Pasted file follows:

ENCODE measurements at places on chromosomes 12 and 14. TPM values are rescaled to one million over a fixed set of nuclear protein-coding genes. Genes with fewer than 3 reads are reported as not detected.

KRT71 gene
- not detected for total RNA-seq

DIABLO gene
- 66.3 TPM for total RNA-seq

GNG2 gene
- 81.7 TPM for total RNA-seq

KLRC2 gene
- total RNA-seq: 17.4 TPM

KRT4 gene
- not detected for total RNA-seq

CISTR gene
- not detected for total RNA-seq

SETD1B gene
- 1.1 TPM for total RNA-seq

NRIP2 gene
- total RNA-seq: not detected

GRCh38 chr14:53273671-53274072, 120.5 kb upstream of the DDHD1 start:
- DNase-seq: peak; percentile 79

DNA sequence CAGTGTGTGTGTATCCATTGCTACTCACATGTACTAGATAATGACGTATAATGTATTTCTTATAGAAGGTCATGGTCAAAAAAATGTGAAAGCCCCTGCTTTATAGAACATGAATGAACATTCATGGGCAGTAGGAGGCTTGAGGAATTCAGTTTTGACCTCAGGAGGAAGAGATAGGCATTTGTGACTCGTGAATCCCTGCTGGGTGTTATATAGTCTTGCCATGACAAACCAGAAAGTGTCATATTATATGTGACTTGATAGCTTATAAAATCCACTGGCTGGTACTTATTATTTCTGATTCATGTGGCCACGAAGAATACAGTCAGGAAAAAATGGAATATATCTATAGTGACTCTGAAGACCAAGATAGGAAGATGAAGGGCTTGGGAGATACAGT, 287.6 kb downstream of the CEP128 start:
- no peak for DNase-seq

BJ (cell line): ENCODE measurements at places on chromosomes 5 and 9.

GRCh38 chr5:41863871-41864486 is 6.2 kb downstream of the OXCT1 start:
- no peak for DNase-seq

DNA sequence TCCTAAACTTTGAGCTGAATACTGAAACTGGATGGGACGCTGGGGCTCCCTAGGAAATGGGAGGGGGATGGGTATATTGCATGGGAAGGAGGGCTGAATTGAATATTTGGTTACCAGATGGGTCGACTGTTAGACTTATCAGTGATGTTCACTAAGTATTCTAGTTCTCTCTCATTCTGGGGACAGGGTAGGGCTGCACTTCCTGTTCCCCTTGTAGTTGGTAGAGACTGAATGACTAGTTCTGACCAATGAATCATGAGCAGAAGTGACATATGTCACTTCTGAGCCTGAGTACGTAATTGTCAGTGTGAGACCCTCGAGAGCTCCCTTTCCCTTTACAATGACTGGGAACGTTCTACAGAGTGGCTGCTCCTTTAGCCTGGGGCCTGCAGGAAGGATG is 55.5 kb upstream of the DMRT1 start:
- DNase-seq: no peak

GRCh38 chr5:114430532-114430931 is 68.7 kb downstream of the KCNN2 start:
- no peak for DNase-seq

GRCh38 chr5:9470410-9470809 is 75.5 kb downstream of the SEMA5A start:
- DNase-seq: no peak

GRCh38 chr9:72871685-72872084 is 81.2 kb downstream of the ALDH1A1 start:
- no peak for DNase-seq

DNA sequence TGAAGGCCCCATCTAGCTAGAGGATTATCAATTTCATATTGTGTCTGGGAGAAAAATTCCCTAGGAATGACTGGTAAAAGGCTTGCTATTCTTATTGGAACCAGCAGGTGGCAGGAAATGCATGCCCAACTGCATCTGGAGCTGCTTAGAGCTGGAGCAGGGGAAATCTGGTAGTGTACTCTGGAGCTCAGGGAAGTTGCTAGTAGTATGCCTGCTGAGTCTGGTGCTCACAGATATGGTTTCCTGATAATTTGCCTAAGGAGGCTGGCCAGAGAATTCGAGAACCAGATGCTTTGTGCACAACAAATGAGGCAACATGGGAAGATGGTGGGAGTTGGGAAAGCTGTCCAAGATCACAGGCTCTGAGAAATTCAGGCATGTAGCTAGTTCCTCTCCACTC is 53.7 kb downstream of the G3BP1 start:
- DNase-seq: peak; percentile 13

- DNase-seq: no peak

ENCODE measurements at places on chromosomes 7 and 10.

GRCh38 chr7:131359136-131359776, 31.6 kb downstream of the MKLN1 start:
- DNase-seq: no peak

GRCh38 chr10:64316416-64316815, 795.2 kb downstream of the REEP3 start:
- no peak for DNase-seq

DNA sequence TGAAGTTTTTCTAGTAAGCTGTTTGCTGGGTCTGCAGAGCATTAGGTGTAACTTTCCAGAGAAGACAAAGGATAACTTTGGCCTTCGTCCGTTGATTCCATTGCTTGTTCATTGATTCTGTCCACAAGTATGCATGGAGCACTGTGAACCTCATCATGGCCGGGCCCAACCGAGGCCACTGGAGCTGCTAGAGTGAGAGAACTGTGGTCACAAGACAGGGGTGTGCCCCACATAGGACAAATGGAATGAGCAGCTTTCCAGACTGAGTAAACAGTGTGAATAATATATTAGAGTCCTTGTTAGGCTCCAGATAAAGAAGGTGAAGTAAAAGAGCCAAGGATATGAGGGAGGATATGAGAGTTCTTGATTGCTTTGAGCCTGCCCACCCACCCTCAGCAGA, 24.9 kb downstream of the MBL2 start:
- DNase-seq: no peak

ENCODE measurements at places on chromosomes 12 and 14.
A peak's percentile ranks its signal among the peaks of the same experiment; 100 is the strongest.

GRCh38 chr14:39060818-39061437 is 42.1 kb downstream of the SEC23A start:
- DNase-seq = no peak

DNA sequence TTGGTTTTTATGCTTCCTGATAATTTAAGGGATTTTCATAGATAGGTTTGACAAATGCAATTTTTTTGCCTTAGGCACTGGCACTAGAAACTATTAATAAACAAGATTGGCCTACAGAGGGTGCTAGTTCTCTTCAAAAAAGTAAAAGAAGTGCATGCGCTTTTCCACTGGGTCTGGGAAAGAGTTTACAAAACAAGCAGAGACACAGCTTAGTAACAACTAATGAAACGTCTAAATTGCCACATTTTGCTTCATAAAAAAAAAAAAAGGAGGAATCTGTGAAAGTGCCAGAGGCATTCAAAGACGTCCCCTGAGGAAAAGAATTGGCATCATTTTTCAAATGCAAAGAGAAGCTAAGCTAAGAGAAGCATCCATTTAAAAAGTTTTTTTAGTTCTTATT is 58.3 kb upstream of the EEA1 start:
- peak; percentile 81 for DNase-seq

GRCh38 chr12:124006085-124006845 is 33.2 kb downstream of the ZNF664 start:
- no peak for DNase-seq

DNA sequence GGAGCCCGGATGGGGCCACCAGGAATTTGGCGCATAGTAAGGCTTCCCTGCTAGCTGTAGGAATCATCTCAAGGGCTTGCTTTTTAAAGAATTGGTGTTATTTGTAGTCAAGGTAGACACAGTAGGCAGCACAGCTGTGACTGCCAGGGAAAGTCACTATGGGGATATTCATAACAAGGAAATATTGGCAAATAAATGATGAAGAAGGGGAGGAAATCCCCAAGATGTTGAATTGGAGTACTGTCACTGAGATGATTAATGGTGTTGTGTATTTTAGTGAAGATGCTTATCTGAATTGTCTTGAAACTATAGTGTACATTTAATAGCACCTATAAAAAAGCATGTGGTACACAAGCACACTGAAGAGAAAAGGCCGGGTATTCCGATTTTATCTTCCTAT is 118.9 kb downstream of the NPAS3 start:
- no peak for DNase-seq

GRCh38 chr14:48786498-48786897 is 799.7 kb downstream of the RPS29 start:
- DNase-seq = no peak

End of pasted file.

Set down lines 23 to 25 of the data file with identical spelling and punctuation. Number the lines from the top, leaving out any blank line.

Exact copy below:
GRCh38 chr5:41863871-41864486 is 6.2 kb downstream of the OXCT1 start:
- no peak for DNase-seq

DNA sequence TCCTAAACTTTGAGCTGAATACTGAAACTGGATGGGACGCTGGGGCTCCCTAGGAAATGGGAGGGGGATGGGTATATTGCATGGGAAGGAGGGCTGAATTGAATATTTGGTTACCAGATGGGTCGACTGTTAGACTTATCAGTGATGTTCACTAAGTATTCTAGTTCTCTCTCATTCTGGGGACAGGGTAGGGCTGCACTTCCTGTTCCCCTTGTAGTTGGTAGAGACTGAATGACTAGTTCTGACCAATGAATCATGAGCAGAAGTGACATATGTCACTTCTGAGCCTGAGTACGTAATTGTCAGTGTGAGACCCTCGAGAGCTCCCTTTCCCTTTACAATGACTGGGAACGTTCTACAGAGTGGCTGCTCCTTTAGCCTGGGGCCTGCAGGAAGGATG is 55.5 kb upstream of the DMRT1 start: